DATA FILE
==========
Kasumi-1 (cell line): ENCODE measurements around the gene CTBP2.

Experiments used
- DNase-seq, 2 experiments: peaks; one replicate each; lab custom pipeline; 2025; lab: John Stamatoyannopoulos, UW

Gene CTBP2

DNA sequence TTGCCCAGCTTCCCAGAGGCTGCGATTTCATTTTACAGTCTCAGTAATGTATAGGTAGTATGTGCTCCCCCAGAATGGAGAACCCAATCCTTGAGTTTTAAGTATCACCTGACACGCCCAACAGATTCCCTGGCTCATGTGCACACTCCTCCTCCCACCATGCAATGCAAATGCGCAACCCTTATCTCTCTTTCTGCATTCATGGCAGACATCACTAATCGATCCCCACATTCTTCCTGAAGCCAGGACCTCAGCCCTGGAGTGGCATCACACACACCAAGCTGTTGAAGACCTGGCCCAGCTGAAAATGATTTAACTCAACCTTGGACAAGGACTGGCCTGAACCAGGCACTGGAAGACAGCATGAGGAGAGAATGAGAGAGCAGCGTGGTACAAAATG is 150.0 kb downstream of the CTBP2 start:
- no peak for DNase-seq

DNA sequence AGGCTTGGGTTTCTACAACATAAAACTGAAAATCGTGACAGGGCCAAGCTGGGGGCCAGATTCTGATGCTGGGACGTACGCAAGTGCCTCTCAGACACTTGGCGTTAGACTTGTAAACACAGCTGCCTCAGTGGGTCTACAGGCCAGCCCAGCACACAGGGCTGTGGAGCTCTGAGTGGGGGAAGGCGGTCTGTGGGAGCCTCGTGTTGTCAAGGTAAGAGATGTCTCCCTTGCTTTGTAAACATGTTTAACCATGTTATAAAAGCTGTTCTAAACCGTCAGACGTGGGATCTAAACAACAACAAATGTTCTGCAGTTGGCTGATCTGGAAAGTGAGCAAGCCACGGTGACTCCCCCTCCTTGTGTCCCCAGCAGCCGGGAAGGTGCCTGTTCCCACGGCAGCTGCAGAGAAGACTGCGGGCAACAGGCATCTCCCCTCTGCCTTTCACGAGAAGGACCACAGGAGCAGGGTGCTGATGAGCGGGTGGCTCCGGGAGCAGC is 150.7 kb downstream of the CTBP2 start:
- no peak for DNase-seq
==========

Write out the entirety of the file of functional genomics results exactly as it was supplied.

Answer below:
Kasumi-1 (cell line): ENCODE measurements around the gene CTBP2.

Experiments used
- DNase-seq, 2 experiments: peaks; one replicate each; lab custom pipeline; 2025; lab: John Stamatoyannopoulos, UW

Gene CTBP2

DNA sequence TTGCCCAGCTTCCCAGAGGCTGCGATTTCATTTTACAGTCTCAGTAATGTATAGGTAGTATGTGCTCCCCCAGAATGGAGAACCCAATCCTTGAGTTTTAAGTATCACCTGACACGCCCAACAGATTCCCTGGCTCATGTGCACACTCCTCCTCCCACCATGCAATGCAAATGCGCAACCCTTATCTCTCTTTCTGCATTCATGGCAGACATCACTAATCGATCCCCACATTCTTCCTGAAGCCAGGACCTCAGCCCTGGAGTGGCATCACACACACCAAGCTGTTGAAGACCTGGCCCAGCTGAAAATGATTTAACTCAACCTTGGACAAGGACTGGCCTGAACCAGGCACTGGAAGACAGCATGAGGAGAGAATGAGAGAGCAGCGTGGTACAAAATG is 150.0 kb downstream of the CTBP2 start:
- no peak for DNase-seq

DNA sequence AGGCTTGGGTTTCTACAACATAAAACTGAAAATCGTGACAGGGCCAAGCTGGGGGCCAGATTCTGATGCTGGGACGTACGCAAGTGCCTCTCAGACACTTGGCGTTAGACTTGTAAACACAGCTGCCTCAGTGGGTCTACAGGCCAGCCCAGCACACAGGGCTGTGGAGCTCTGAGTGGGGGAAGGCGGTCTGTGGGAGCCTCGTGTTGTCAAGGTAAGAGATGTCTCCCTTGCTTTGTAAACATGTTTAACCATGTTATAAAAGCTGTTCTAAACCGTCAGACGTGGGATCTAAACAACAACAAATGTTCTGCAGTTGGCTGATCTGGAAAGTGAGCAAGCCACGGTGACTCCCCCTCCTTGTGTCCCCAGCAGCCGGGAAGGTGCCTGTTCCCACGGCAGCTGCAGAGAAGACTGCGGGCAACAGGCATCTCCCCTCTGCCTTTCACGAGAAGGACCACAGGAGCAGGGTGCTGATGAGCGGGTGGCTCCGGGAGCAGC is 150.7 kb downstream of the CTBP2 start:
- no peak for DNase-seq